The Nesco FD-75A Snackmaster Pro Food Dehydrator was my first dehydrator, and still one of my favorites. I actually have two of them! If I was only going to buy one dehydrator and was on a strict budget, this would be it. I love it because it’s very reasonably priced, and is expandable up to 12 trays. I recommend starting with the basic system that comes with 5 trays. Then expand by buying additional trays, fruit leather sheets, and mesh screens.

The Cosori Premium Dehydrator is my most recent dehydrator purchase.  In many respects, it’s superior to the Nesco since it is constructed with stainless steel, which is always a winner. I love the ease of use, and how precise it is when it comes to setting the temperature. It’s also versatile in that you can remove some of the racks. This makes it possible to use it for more than just dehydrating. As an example, you can use the Cosori dehydrator to make yogurt, something you definitely can’t do with any of the stackable dehydrators.

Nesco FD-1018A Gardenmaster Pro Food Dehydrator – I’ve had my eye on this dehydrator for a LONG time. I don’t have space for another dehydrator, so I’m just waiting for one of my dehydrators to die so I can buy this one! What I really love about this dehydrator is that it expands to up to 30 (yes, 30!) trays. At 1,000 watts, it’s more powerful than the two dehydrators listed above. If you only have the means to buy one dehydrator, and have limited space to dehydrate, I recommend this one since you can dehydrate a huge amount of food at a time.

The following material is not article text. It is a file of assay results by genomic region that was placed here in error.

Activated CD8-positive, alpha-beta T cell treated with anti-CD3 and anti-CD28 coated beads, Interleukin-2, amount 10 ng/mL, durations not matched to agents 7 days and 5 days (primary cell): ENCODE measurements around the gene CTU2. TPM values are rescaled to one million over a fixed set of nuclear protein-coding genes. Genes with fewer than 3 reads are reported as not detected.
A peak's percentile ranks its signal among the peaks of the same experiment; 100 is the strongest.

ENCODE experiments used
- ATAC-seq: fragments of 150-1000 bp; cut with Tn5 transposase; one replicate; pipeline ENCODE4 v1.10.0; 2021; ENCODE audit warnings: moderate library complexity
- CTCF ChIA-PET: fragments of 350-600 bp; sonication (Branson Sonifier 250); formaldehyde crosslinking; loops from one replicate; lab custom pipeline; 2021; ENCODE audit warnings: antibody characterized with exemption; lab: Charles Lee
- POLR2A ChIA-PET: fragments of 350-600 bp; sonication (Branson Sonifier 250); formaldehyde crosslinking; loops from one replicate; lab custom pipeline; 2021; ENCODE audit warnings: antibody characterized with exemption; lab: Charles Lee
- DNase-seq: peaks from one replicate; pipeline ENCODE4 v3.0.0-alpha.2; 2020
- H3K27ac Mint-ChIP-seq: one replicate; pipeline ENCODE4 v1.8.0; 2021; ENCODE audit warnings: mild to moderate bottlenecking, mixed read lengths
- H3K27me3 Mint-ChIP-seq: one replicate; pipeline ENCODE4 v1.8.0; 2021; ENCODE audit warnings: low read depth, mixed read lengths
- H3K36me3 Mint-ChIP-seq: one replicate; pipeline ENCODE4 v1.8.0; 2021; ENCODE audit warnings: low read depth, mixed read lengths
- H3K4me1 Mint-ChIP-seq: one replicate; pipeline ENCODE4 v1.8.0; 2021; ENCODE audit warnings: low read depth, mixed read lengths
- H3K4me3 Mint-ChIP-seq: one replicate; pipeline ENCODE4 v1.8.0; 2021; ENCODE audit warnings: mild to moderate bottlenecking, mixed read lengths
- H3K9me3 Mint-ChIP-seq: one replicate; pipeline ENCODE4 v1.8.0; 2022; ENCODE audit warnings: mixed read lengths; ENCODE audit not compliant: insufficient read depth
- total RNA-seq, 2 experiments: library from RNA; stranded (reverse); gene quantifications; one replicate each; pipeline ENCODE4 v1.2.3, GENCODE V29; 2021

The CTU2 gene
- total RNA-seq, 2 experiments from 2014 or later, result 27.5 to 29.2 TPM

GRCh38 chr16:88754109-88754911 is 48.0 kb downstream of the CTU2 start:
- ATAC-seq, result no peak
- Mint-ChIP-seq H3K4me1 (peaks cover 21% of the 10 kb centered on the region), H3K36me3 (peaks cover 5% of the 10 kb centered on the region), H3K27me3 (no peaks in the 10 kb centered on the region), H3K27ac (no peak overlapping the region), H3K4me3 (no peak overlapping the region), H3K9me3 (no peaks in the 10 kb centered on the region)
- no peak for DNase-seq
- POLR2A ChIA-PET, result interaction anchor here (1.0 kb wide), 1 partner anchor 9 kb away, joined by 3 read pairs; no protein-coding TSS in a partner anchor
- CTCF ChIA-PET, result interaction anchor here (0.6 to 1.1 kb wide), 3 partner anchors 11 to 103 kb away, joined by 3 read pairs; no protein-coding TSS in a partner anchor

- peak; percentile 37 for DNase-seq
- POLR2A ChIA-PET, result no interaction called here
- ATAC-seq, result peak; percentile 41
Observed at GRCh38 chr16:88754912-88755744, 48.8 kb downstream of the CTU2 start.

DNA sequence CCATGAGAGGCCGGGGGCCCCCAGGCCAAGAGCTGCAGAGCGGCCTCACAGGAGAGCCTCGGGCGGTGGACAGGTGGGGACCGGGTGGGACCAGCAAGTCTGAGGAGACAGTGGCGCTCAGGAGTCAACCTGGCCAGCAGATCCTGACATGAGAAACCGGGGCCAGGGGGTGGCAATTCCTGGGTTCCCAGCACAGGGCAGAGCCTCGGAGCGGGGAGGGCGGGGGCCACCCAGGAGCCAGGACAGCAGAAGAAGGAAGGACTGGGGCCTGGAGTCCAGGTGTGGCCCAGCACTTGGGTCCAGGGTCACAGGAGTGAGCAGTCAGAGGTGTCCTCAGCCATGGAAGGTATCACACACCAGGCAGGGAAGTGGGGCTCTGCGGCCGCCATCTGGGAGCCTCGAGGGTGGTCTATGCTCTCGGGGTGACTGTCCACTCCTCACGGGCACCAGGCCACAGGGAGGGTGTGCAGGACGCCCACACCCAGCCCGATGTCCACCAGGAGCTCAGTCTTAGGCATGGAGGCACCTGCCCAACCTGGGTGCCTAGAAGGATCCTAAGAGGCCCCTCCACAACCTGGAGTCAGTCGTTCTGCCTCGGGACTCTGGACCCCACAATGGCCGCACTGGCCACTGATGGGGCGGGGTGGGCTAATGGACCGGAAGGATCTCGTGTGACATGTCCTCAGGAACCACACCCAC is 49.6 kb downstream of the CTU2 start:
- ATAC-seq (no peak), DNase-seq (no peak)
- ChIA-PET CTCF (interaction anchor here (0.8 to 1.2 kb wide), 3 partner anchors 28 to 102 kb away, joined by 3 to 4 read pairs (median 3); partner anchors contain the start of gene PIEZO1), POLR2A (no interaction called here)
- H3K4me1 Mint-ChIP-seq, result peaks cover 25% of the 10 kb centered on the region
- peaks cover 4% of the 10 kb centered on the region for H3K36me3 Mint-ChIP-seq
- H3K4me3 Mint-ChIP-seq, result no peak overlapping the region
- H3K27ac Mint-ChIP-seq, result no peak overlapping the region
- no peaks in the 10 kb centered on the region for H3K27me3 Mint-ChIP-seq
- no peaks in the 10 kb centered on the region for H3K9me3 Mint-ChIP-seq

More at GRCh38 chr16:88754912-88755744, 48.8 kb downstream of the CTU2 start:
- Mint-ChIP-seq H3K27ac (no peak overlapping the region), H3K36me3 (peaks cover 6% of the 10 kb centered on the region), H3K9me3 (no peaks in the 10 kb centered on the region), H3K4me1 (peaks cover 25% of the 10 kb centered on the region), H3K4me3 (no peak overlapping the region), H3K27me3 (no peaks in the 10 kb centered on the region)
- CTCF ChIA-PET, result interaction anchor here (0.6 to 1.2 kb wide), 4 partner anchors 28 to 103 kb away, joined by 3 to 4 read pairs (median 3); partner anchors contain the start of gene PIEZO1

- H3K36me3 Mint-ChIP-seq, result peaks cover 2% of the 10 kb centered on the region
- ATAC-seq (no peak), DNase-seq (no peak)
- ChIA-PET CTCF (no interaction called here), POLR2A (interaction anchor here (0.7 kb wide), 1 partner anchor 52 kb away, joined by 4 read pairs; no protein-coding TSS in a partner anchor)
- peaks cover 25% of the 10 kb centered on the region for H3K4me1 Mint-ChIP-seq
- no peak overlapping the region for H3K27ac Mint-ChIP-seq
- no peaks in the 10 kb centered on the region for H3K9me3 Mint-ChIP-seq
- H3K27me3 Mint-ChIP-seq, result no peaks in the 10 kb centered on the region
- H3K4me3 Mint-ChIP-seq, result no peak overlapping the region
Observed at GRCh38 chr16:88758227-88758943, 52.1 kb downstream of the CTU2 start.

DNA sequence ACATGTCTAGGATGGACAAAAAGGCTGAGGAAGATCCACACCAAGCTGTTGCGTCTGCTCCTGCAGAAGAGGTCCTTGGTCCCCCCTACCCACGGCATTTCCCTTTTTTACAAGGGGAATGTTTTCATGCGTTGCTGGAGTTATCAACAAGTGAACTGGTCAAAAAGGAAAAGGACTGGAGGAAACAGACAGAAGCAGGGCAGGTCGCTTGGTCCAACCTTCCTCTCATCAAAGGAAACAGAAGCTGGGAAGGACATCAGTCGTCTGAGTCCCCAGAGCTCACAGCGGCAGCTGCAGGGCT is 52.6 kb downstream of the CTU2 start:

The FoodSaver Vacuum Sealing Machine is a great way to preserve the food you’ve dehydrated. The machine I use is no longer available. I chose this one because it’s a great price and includes a port that makes it possible to use the accessory kit linked to below. Since I store all my dehydrated food in mason jars, the jar sealer attachments are a must. But with this device, you can also use food storage bags if you’re short on mason jars, or prefer to seal you dehydrated food in bags.

The FoodSaver Handheld Cordless Food Vacuum Sealer is a great option for those with limited space. I keep mine charged up in my kitchen, so I can easily reseal jars every time I use some of my dehydrated food. While I still love my larger FoodSaver, from a convenience perspective, this one can’t be beat.

The FoodSaver Accessory Kit is a must if, like me, you store dehydrated food in mason jars. You can use this kit with either of the vacuum sealers linked to above.